Annie Dorsen by Nick Hallett

“I always nuance the algorithm.”

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Natalie Raybould, Hai-Ting Chinn, and Jeffrey Gavett in Yesterday Tomorrow by Annie Dorsen. Photo by Alexandre Schlub.

Theater creator and director Annie Dorsen recently completed a trilogy of stage works in which customized, algorithm-driven computer software controls the transformation of dramatic content in real-time. The results—different each night—are surprisingly human. This past autumn, I joined the cast of her latest, Yesterday Tomorrow, for a run of shows in France (picking up the role originated by the excellent Jeff Gavett). The piece is a one-liner par excellence—or perhaps the most experimental jukebox musical ever conceived. Three vocalists are surrounded by a projected score of the Lennon-McCartney classic, “Yesterday.” As they sight-read their way through each new iteration of the song, more and more of the melodic and lyrical material from Charles Strouse’s tween anthem, “Tomorrow,” enters the picture. By the end of the night, “Yesterday” is gone and we are left with the finale from Annie. I wanted to work with Annie (Dorsen, not the orphan) and experience what it would feel like to exist as an artist inside the machinery of her imagination. Would it be cold and mimetic, or might it indulge the performative mind and a sense of embodied expression? I ended up feeling like both were true—but productively so at each extreme. Furthermore, I became increasingly intrigued by the idea of a theater that engages so directly with the tools and structures of what is generally thought of as rigorous or difficult music—and what it means when its results are put in front of an audience—and, more to the point, which audience? I came away with a sense of the Dorsen universe—wonderfully rational yet magical at the same time. I wanted to unpack the experience with her and to learn more about what generates her impulse to render theater in this way.  

Nick Hallett Was Yesterday Tomorrow always conceived of as a theater piece?

Annie Dorsen Yes. But maybe only because I conceive of myself as a theater maker. To me, the question of what discipline a particular work falls into is one of the least interesting questions imaginable. How something gets categorized is largely a matter of funding and marketing, and not so much anything that’s inherent in the work itself. The first notion ofYesterday Tomorrow was as a music piece. Whether that means it belongs in a concert hall or a theater, or whatever—I don’t know. I was learning about evolutionary computation, and I had a thought: You could use an algorithmic tool to slowly and unpredictably turn one thing into another. And then the very next thought was to turn the song “Yesterday” into the song “Tomorrow.” It was that automatic. It was a musical idea—or an algorithmic musical idea. But it did seem to me that it wasn’t the kind of idea that a composer would have. It was more of an idea a theater director would have—or a performance person.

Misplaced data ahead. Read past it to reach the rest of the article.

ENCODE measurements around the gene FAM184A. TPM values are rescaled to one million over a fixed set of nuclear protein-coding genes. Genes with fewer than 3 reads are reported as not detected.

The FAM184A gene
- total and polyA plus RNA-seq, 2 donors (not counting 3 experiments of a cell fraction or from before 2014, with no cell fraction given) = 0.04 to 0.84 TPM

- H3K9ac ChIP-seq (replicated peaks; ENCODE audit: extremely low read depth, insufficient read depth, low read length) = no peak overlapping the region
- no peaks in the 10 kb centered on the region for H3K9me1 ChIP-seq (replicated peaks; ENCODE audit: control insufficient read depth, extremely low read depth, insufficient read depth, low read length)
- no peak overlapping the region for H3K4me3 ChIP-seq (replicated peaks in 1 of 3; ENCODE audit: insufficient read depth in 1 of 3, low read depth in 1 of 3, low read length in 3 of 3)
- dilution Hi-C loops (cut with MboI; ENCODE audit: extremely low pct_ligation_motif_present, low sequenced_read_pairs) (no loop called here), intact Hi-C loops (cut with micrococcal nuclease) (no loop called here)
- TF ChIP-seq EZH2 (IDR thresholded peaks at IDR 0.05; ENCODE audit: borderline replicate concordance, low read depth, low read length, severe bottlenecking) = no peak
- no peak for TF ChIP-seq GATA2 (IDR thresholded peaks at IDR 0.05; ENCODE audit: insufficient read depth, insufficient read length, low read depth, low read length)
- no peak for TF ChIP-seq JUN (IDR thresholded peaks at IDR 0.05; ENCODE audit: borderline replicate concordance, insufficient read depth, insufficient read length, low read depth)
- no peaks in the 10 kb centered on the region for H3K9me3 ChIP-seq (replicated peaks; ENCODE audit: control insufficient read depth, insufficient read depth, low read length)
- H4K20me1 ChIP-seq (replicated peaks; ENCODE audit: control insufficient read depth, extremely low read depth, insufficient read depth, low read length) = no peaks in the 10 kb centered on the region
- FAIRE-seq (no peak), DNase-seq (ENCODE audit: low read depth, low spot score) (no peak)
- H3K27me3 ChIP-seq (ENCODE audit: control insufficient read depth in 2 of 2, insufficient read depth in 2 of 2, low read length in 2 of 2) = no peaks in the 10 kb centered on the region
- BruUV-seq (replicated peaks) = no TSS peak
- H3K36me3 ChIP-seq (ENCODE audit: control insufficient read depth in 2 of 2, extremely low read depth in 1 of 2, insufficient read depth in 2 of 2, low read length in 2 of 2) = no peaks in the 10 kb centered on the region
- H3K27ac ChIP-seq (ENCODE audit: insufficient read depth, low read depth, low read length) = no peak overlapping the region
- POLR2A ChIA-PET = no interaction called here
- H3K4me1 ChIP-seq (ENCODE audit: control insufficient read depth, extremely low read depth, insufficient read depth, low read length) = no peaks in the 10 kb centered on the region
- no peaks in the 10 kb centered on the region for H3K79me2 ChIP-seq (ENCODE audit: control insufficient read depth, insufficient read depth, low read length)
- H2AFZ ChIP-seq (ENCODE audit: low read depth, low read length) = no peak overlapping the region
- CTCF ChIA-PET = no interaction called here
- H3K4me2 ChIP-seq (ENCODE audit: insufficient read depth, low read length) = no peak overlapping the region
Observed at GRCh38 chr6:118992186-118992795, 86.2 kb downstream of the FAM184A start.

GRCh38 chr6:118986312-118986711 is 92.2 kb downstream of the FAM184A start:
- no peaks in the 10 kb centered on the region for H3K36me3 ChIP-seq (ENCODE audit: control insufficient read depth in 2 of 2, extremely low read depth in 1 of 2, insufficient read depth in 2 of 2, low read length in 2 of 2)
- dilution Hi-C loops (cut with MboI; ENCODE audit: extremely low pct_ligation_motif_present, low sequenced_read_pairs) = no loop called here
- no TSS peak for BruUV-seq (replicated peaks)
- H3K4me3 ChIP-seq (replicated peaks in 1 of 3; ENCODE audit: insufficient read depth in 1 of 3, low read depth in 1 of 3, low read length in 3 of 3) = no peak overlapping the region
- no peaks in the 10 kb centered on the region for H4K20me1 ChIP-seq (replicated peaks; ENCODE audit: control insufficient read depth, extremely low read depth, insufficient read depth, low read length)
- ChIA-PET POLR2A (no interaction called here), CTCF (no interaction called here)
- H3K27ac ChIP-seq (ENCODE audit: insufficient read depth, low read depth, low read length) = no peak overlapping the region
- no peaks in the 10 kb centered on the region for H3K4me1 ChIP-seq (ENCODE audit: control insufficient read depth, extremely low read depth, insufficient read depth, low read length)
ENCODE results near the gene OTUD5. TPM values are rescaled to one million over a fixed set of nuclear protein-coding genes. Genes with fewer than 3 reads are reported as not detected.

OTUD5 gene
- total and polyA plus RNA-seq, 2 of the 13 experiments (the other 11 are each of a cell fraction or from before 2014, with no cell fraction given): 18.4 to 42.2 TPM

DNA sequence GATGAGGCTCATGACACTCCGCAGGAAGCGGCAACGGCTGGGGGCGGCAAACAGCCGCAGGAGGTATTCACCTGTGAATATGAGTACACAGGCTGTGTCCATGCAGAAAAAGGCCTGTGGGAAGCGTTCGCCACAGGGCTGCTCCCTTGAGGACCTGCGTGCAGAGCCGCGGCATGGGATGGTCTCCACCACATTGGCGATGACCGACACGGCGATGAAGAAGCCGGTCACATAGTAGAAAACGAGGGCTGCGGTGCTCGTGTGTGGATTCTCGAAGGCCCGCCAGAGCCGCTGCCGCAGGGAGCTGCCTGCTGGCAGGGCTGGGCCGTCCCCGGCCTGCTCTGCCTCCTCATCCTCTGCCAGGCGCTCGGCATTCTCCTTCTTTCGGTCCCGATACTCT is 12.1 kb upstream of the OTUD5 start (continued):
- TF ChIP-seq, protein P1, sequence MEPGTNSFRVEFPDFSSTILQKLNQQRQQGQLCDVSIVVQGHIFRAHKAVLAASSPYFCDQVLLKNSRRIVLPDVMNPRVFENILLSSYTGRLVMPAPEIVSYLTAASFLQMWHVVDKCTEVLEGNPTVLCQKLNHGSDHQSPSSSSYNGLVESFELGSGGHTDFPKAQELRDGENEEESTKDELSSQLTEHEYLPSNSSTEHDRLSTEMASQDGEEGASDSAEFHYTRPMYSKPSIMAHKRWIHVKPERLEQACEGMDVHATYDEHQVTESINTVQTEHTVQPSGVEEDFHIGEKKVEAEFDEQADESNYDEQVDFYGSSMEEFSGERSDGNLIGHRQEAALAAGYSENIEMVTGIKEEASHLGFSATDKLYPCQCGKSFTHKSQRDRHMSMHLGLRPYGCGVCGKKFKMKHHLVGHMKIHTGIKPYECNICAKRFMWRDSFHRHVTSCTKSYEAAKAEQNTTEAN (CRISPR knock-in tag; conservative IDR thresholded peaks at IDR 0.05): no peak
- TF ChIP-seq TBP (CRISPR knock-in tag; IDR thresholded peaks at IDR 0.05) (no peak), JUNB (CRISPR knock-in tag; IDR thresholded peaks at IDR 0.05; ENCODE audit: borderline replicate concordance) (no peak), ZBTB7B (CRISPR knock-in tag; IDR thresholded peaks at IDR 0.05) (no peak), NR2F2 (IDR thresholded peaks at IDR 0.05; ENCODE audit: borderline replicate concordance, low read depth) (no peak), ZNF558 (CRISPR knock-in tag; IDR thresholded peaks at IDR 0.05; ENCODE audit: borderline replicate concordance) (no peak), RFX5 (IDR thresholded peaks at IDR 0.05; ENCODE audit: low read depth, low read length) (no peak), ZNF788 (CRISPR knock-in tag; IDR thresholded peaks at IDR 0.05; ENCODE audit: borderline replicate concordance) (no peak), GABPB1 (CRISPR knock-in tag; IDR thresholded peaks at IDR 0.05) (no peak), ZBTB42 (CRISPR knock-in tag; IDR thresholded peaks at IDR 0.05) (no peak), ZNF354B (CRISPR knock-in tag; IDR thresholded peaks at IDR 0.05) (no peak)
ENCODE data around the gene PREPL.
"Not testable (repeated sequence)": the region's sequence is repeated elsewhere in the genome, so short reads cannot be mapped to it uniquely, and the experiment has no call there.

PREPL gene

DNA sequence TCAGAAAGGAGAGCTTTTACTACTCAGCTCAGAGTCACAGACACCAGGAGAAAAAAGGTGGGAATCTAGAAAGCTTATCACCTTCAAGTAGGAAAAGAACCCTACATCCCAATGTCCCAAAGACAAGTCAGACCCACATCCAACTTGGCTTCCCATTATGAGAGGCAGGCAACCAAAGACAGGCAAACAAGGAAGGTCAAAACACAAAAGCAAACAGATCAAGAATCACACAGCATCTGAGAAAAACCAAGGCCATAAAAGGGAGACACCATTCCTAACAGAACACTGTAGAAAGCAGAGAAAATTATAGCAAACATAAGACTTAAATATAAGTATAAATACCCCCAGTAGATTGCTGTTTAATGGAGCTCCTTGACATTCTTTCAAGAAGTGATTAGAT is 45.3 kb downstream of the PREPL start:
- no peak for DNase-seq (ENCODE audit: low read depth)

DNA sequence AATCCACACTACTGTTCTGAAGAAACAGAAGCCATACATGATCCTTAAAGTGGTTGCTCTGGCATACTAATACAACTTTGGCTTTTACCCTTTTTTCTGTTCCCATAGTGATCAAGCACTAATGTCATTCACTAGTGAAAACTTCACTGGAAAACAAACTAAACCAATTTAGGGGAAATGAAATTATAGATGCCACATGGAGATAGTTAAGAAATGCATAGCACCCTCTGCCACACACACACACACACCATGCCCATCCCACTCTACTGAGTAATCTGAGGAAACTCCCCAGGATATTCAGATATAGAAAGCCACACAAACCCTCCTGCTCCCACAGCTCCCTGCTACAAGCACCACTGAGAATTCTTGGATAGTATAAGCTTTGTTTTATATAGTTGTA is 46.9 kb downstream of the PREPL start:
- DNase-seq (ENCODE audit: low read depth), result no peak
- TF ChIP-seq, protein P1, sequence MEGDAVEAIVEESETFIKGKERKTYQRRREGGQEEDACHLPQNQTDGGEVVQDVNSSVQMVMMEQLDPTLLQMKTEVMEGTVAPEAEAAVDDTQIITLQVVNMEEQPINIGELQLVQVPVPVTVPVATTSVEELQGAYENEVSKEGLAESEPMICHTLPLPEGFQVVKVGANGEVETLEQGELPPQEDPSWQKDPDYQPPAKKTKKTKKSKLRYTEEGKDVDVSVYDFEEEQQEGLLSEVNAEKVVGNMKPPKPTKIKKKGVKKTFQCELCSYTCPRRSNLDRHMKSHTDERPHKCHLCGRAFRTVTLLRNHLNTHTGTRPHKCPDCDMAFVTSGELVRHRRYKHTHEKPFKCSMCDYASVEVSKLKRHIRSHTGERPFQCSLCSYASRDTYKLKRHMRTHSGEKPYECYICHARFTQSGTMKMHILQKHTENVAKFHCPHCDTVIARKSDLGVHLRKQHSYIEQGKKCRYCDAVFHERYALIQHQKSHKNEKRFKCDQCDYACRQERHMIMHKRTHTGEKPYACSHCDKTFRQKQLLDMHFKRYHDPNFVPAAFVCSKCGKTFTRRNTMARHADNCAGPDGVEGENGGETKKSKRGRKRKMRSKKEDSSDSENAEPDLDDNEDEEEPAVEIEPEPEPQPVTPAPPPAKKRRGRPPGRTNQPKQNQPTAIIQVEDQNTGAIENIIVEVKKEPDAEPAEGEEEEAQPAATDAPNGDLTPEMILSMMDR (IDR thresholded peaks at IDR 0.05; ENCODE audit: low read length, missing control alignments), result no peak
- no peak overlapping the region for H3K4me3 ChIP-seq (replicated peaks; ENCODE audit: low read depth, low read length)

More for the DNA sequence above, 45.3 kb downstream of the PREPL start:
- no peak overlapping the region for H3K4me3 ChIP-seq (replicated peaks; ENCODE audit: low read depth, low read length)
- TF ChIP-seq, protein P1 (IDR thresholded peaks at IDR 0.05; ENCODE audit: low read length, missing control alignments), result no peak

NH Why?

AD It treats the pop songs metaphorically. There’s a layer of metaphor that feels to me more germane to the way theater people think than the way composers think.

NH So it’s metaphor as a theatrical device—a narrative device?

AD Yes. There’s a metaphor within the concept. And then it’s a question of what kind of music is produced by the concept. I very quickly came to the idea that it would be three singers. And then, from there, we started building the computer system. Questions of staging came later.

NH There are beneficial problems posed by what you suggest. I’m interested in knowing more about how this work emerged. You have created two other pieces that also utilize algorithms. How does the research that you’ve conducted with Yesterday Tomorrow tie in to what you’ve done with your Hamlet piece [A Piece of Work] and Hello Hi There?

AD Each piece seems to emerge from some aspect of the previous one. In Hello Hi There, there was a section in the database that had some lines from Shakespeare, and whenever the performance would use that part of the database, it always gave me pleasure when the chat bots—the computer voices—started speaking scrambled Shakespeare. And so, from there, I had the thought: It would be nice to devote a whole project to exploring the notion of an algorithmically scrambled Shakespeare. The language is so beautiful, but treating it as just strings of words, as opposed to their meanings, could be an exciting approach. I feel that A Piece of Work was already contained within Hello Hi There, somewhere. In Piece of Work, we’d done so much work dealing with affect and algorithmic emotion production. And there was a section in that piece in which Ophelia sang, and the singing really moved me, and I thought it would be super nice to leave the language problems alone for a while and work with music and the human voice.

NH So each piece germinated from the piece that preceded it. But isn’t there some kind of logical process and progress with your research?